FEAR OF FALLING: THE INNER LIFE OF THE MIDDLE CLASS by Barbara Ehrenreich, New York: Pantheon Books, 292 pp., $18.95
THE recent death of Michael Harrington was taken by many to symbolize the end of socialist influence in American political thought. Through his many books, including ``The Other America'' (1982), the work said to have sparked the War on Poverty, Harrington served as the conscience of the left. ``I see Michael Harrington as delivering the Sermon on the Mount to America,'' Senator Edward M. Kennedy once said.
There may never again be a voice like Harrington's, one that could make claims on the heart without hectoring. But those who think that socialist idealism has passed from the American landscape should consider Barbara Ehrenreich.
As she did in her controversial book on gender and family life, ``The Hearts of Men'' (1983), Ehrenreich uses her current text to trace a psycho-history of the professional-managerial middle class. The result is an alternative anthropology of American social relations from the 1950s through the 1980s.
Ehrenreich's reliance on the notion of class is a socialist legacy, but in the broader sense it also owes to 19th-century authors, like Balzac and Zola, who struggled to lay open the mental life of a class in order to expose the defining experiences of a nation. Her thesis, that middle-class life in our culture is taken as a social norm, has formed the basis of some of America's most influential books. Both David Riesman's ``The Lonely Crowd'' (1951) and Charles Reich's ``The Greening of America'' (1970) rest on the assumption that middle-class behavior is the mirror of society. More recently, Robert N. Bellah and his colleagues portrayed contemporary moral values through a surprisingly popular study of the middle-class mores entitled, ``Habits of the Heart: Individualism and Commitment in American Life'' (1985).
Ehrenreich's chronicle begins in the late 1950s, before poverty was ``discovered,'' at the point where the perceived boon of American affluence was beginning to feel like a burden. She recounts that leading intellectuals, like David Riesman and Daniel Bell, were beginning to suggest that problemlessness was itself a problem. In the postwar period, the middle class worried that it might lose its creative energies and suffocate in a sea of consumer goods.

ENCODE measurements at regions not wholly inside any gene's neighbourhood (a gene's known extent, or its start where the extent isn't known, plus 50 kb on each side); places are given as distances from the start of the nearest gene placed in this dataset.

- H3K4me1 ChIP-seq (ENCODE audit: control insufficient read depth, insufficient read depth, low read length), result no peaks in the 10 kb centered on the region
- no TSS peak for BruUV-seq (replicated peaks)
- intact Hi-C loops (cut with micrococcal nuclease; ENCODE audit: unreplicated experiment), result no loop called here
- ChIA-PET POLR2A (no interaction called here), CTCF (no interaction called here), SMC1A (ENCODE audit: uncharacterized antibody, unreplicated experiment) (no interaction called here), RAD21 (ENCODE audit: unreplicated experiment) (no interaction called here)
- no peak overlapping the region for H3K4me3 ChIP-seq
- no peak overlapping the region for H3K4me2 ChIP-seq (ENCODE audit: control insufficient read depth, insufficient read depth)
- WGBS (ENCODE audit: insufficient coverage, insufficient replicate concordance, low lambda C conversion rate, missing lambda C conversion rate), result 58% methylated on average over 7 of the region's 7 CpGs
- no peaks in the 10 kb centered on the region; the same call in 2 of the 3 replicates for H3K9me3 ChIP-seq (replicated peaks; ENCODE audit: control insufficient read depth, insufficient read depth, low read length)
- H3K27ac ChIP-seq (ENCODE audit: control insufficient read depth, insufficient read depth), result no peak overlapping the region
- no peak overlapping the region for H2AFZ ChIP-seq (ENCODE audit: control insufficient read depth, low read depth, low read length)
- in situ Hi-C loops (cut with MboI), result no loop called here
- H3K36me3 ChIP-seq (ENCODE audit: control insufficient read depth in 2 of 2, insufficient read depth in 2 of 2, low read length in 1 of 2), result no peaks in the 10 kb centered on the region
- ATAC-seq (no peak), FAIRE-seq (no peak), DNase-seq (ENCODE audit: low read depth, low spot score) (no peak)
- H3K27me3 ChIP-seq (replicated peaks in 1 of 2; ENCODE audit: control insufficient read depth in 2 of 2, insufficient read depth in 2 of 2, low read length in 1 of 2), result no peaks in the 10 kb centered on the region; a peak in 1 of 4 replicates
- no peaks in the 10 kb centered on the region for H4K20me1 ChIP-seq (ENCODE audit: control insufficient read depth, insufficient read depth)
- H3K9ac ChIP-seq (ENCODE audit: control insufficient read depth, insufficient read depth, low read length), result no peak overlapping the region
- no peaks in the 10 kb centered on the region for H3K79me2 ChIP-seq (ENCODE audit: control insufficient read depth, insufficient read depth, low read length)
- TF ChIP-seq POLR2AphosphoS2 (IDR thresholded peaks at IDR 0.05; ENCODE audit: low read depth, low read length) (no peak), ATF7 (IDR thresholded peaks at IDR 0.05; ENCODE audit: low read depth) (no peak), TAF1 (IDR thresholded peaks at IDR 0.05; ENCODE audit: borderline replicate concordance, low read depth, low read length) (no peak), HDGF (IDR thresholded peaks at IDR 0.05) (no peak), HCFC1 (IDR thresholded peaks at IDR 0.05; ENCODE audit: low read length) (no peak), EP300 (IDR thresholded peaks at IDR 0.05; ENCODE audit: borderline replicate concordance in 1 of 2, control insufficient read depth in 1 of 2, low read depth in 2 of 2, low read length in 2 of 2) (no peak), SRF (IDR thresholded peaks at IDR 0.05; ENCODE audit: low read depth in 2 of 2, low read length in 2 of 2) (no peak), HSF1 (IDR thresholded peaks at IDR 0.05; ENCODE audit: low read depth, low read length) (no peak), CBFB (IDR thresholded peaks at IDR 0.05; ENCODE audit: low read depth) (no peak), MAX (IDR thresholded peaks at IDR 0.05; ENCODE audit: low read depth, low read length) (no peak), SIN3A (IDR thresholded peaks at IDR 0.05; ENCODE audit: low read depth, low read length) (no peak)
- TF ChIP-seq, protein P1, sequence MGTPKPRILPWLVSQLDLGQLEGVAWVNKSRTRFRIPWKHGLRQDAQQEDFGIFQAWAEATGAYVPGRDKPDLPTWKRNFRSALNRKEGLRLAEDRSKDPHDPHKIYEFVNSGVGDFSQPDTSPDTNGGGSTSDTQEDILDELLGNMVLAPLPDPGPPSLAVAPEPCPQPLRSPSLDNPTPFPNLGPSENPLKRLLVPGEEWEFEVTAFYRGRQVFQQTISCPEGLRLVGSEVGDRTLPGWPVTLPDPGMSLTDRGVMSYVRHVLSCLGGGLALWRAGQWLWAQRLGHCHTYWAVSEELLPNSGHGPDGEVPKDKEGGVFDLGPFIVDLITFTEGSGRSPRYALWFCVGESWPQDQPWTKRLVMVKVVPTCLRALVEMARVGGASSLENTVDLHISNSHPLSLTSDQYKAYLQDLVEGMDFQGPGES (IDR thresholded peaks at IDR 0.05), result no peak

The War on Poverty provided the middle class the challenge it needed to rouse itself from malaise and a generalized fear of decadence. Ehrenreich notes that the rhetoric of renewal grew so fiercely uplifting, so focused on stirring the middle class, that it frequently lost sight of the objective fact of poverty.
It was, Ehrenreich suggests, a misfortune for the poor to be discovered by a middle class tormented by the forebodings of its own decline. Fear of falling grew more intense during the student movement of the late 1960s, when America's children of privilege seemed to be rejecting middle-class values. Ehrenreich sees the student movement as a pivotal time, a period in which the middle class became more defensive and a lot less liberal. It was also the moment when the middle class made another discovery, or one should say, created another temporarily soothing symbol. This time it was the working class who suffered the anxieties of middle-class insecurities.
Working-class stereotypes came to stand for traditional American values, like hard work, independence, and self-discipline, which the middle class felt were slipping away. At the same time, the liberal elite, disparagingly called the ``New Class'' by neoconservatives, came to be seen as less American, that is, as selfish, slothful, and ineffectual. To neoconservatives and their growing number of supporters, cutting social programs was a way to reduce the bloated roster of New Class bureaucrats. To the New Right, the New Class had generated poverty by inducing dependency on federal programs. To end poverty, then, one had to reduce social spending.
The yuppie phenomenon - hard work, hard spending, and high seriousness - drew on neoconservative values. Ironically, in Ehrenreich's view, the yuppies have brought the saga of the middle class almost full circle. She characterizes the present moment as one of anxious affluence and pent-up idealism.
What will be the next great shift for America's definitive class? Ehrenreich hopes that contemporary middle-class anxiety over consumption will spur greater class consciousness, and ultimately lead to revisioning the middle class not as an elite, but as a class bearing strong affinities with the poor. Just as the middle class in the past discovered poverty and the working class, she hopes that it will discover the rich in the 1990s.
Overall, Ehrenreich's analysis of the psychic tides of middleclass life is on-target. Her writing, spiked with aphoristic observations of modern life, is always entertaining. When, in her conclusions, she recommends that the middle class undergo an implausibly abrupt change of heart, one still admires her moral purpose, and the principles of equality and social justice that give the book its bearings.